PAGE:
As immune checkpoint molecules are expressed on the cell surface, they regulate T-cell activity, making this characteristic advantageous for ADCs. Immune checkpoint modulators can evoke immune responses against cancer, activating T cells to kill cancer cells. Immune checkpoint inhibitors (ICIs) have received FDA approval and are particularly useful in treating solid tumors, even achieving long-term remission. However, ICI therapy is ineffective against triple-negative breast cancer post-chemotherapy due to TP53 mutations altering immune checkpoint molecule expression levels. Similar to other treatment modalities, resistance reduces the efficacy of ICIs, leading to their frequent use in combinations or with conventional chemotherapy to enhance therapeutic effects.

Recently, there is a growing trend of combining ADCs with immunotherapeutic drugs, where ADCs trigger an immune response against cancer cells, suggesting a synergistic effect with immune checkpoint modulators. The most common combinations involve pembrolizumab and nivolumab (PD-1 inhibitors), followed by atezolizumab, durvalumab, and tremelimumab. These combinations are currently in different stages of clinical trials.

Most ADCs used in combination with immunotherapy target HER2, with a few targeting LIV-1, nectin-4, TROP2, B7-H3, among other markers. Recently, ADCs have been developed to simultaneously target immune checkpoint molecules like PD-L1 or B7-H3, preventing immune suppression by directly binding to these molecules and carrying cytotoxic payloads. These dual-function ADCs, connected to anti-PD-L1 antibodies via cleavable disulfide bonds, are termed immune modulating ADCs (IM-ADCs). The payload released by IM-ADCs induces CD8+ and CD4+ T cell cytotoxic lymphocyte infiltration, contributing to their anti-tumor effects. Additionally, the payload increases PD-L1 expression, particularly in tumor cells, enhancing the effectiveness of subsequent treatment using the same ADC.

Moreover, tumor-associated macrophages (TAMs) are a crucial component of the tumor microenvironment (TME). The presence of TAMs is associated with the anti-tumor efficacy of anti-CD30 antibodies (SGN-30, SGN-40). TAMs can also enhance the uptake of non-targeted ADCs and the release of payloads, strengthening bystander effects and effectively killing tumors with low antigen expression or variable antigens.

 

2.3 Sequential/Intermittent Treatment

Sequential or intermittent therapy involves arranging multiple cancer therapies in a specific order with interspersed pauses, where the drug sequence is critical. This approach maximizes anti-tumor effects while minimizing toxicity. Increasing evidence suggests that in certain situations, such as immunotherapy, sequential treatment may be more effective than combination therapy.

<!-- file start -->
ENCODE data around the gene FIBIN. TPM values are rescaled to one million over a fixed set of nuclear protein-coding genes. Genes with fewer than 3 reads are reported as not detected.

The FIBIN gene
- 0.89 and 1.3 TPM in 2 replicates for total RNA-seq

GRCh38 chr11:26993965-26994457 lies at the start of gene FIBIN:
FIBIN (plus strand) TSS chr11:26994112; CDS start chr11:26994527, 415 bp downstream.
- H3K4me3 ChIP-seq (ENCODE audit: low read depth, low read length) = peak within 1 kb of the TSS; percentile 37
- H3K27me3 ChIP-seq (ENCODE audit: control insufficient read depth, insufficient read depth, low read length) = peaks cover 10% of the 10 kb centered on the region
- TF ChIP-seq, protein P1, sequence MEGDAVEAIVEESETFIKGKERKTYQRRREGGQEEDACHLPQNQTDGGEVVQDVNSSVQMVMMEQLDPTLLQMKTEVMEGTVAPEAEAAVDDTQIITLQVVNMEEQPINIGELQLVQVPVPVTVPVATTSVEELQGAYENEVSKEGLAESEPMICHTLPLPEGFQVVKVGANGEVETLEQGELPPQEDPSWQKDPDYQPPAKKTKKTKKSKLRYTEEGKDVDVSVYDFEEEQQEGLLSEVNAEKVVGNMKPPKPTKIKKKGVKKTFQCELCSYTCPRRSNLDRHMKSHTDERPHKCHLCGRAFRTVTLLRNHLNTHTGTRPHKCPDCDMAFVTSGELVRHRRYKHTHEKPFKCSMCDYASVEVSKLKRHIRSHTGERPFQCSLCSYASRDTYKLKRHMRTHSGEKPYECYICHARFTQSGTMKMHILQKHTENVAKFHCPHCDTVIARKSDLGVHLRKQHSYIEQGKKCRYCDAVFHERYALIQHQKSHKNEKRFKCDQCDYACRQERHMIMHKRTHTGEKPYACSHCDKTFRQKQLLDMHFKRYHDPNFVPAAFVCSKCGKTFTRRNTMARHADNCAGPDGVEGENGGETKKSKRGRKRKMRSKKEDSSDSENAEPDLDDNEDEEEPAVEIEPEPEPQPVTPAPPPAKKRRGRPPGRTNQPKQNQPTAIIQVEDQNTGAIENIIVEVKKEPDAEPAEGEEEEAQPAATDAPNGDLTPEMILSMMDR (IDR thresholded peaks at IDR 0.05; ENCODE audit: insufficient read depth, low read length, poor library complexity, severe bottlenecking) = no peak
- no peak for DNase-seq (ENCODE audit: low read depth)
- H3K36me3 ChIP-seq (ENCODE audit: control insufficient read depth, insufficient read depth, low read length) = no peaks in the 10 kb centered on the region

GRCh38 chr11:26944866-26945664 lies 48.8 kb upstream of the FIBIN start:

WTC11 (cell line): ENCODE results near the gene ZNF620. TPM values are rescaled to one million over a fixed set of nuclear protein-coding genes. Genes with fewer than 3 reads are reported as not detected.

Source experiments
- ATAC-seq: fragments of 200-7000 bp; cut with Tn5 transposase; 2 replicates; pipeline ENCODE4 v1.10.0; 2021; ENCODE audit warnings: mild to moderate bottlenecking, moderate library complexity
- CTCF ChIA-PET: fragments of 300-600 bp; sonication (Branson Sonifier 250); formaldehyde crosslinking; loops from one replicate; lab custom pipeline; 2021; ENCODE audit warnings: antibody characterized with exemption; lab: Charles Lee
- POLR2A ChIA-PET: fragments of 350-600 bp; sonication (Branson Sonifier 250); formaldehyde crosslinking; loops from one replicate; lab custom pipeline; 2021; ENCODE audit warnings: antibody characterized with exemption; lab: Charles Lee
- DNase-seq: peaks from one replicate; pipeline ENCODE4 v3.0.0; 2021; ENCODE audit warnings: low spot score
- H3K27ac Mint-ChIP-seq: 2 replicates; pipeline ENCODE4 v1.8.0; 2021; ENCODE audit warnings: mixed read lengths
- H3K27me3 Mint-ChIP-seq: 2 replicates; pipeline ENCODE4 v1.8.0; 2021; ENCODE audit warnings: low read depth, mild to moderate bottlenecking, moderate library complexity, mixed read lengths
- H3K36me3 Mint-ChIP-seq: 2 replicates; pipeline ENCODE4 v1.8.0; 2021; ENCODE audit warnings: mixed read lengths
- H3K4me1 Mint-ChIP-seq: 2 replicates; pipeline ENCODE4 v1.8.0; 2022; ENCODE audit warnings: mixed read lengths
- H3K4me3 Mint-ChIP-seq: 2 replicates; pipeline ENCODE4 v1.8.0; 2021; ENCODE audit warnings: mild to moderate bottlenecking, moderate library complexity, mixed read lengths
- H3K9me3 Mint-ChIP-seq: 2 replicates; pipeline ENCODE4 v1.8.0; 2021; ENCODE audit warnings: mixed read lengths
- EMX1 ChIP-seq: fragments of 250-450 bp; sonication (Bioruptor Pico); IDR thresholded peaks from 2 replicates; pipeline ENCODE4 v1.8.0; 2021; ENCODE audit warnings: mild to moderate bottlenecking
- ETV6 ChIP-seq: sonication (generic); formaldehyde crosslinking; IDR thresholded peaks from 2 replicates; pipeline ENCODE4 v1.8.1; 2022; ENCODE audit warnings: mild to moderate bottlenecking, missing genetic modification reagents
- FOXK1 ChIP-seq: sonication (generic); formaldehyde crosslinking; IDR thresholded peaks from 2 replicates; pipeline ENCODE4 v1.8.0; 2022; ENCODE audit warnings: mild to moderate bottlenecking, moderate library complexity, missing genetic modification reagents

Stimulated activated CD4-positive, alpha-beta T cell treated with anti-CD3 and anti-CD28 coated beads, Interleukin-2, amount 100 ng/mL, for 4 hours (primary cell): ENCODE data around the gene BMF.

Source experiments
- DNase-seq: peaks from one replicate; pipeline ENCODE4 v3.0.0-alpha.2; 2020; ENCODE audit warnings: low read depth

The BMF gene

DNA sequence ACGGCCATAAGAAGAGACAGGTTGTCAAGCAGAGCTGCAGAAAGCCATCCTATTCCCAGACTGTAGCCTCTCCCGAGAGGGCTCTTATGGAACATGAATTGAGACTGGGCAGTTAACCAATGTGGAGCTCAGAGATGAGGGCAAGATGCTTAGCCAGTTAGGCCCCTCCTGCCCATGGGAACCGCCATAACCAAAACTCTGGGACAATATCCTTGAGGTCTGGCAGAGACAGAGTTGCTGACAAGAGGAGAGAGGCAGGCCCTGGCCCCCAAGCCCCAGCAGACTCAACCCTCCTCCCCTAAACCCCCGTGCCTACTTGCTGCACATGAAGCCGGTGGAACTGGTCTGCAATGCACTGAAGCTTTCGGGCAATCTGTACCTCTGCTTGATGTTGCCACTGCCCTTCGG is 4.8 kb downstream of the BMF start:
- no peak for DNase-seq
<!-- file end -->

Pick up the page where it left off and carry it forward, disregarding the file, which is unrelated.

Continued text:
ADC sequential therapy has shown promise in breast cancer, renal cancer, and lung cancer. For instance, compared to combination therapy, cBR96-maytansinoid ADC is more effective when administered before paclitaxel, increasing tumor cell sensitivity to paclitaxel.

 

 

 


3. Outlook: Limitless Potential for ADCs

ADCs rightfully claim their position as a hot topic in current cancer treatment. ADCs in preclinical and clinical development have been predominantly focused on treating tumors. Numerous breakthroughs in ADC drugs for cancer can be observed.

Beyond cancer, ADCs have the potential to be applicable in any disease area.

However, the technology for using ADCs in non-cancerous diseases is not yet mature, and the development process is challenging. Challenges include identifying specific surface markers expressed on target cell types and payloads. To date, there are relatively few ADCs designed for non-cancer indications, and none have successfully passed through clinical trials to enter the market.

With advancements in ADC platforms and technologies, ADCs will not be confined to the cancer treatment domain. More ADCs for non-tumor indications are expected to be developed.

 

More Than Just Cancer: ADCs Find Applications Across Various Disease Areas

Reference:

Sasso JM, Tenchov R, Bird R, Iyer KA, Ralhan K, Rodriguez Y, Zhou QA. The Evolving Landscape of Antibody-Drug Conjugates: In-Depth Analysis of Recent Research Progress. Bioconjug Chem. 2023 Oct 11. doi: 10.1021/ACS.bioconjchem.3c00374. Epub ahead of print. PMID: 37821099.

(source:internet, reference only)